FEATURE — Five weeks ago, my seventh grader’s violin was stolen from the sidewalk in front of his middle school. He set it down on the ground while waiting for his ride home and got distracted with friends. When he returned to the spot where he’d left his belongings, the violin was gone.
He wept fiercely on the way home from school that day — partly from sheer frustration over the theft and partly because he knew he would have some financial responsibility for the replacement of his instrument.
My son loves the violin. And he hates the violin. It’s a complex relationship really, one that I hope he doesn’t ever duplicate with a human being. Even while claiming he hates it, his body rebels, swaying to the music the moment he begins to play. It happens with Bach. It happens with Vivaldi. It happens with Michael Jackson’s “Smooth Criminal.” He moves with the music and if you’re watching, you move with him.
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So, when someone snatched his violin with the delicate zebra striping on the back panel — the thing he both loves and hates — it rocked him. He forgot his fickle relationship with the instrument and only longed for its return. We called pawnshops, offered a reward for its safe return and made a schoolwide email plea.
Days turned into weeks and there was nothing about the missing violin. No news. No prospects. Nada.
And then, on Wednesday, we got the call: A violin matching the make and model of my son’s had surfaced at a local violin shop, our violin shop, in the possession of a man who clearly outsized the fractional instrument.
I won’t make you suffer through the odd exchange I had with the man over the phone, but I will tell you that it led to my son and I awkwardly waiting in the lobby of the Grand America Hotel two hours later to make an instrument ID.
We waited on our feet, too nervous to sit on the high-backed upholstered chairs, the music from the grand piano in the neighboring salon trickling into our ears.
And then there it was, walking across the marbled foyer of the hotel lobby in the arms of a stranger, in a black zipper case covered almost entirely with silver glitter. The glittery mess caught the light of the large chandelier overhead with the gaudiness of a 10-year-old girl who’d over applied in her first attempt at makeup.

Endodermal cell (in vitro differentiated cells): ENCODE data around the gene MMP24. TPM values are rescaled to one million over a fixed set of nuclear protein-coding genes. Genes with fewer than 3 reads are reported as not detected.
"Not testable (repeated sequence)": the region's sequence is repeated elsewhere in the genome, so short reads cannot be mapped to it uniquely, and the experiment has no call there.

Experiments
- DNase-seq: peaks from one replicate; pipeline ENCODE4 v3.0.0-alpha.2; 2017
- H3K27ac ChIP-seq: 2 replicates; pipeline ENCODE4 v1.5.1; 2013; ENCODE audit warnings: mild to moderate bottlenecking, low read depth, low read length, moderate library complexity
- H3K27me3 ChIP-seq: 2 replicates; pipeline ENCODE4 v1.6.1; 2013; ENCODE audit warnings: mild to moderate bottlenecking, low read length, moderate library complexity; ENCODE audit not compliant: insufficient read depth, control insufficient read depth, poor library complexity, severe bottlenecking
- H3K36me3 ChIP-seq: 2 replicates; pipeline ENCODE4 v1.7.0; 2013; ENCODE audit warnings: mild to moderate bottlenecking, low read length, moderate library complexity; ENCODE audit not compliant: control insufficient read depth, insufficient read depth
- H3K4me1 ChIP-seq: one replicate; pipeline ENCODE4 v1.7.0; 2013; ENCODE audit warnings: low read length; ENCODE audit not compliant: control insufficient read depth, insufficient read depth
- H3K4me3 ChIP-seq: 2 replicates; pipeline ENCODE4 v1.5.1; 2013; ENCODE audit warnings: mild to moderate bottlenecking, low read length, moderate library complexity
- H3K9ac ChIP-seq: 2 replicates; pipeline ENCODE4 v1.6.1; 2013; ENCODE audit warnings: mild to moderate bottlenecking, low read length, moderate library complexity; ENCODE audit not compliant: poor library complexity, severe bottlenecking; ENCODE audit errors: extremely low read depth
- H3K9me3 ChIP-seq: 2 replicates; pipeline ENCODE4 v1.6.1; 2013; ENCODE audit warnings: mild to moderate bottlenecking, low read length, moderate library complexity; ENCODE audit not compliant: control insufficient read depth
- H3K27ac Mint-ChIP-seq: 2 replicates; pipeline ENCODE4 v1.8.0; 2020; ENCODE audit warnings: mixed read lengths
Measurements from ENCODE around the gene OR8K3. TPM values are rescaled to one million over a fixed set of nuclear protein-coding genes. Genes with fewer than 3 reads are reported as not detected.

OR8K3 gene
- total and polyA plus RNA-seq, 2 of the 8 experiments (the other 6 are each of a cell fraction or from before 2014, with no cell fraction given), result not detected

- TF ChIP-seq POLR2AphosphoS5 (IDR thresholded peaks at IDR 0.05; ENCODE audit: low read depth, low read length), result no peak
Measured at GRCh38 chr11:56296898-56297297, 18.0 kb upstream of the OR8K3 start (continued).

My shoulders sagged; this couldn’t be my son’s violin because this was clearly not his case.
But my boy saw beyond the new decor to a tiny tear in the strap at the top that, until recently, had held his identifying information. The corners of his mouth flickered up. He quickly unzipped the case, paused for a shallow breath and revealed the violin — unharmed and perfectly zebra striped.
On the euphoric car ride home we marveled about the adventures this little violin must have had in the past five weeks. Where did it go? Who was it with?
The man who ended up with it said he found it on the hotel grounds suspended from a tree in a garbage bag with several used pairs of men’s pants. So clearly something strange, if not fantastic, happened.
My son’s violin teacher likes to say that every violin has its own story and its own sound. The older the violin, the richer the story and the richer the sound, like The Red Violin from the 1998 film of the same name. That violin’s story spanned four centuries and five countries and its story was as sought after as its sound.
Thinking in those terms gives new meaning to the five weeks my son’s violin was off the grid. Although his violin is relatively young, having only been crafted in 2001, its missing time with unknown characters and likely exploits gives its young story new depth and perhaps its sound some new depth, too.
Kat Dayton is a developing columnist with St. George News.
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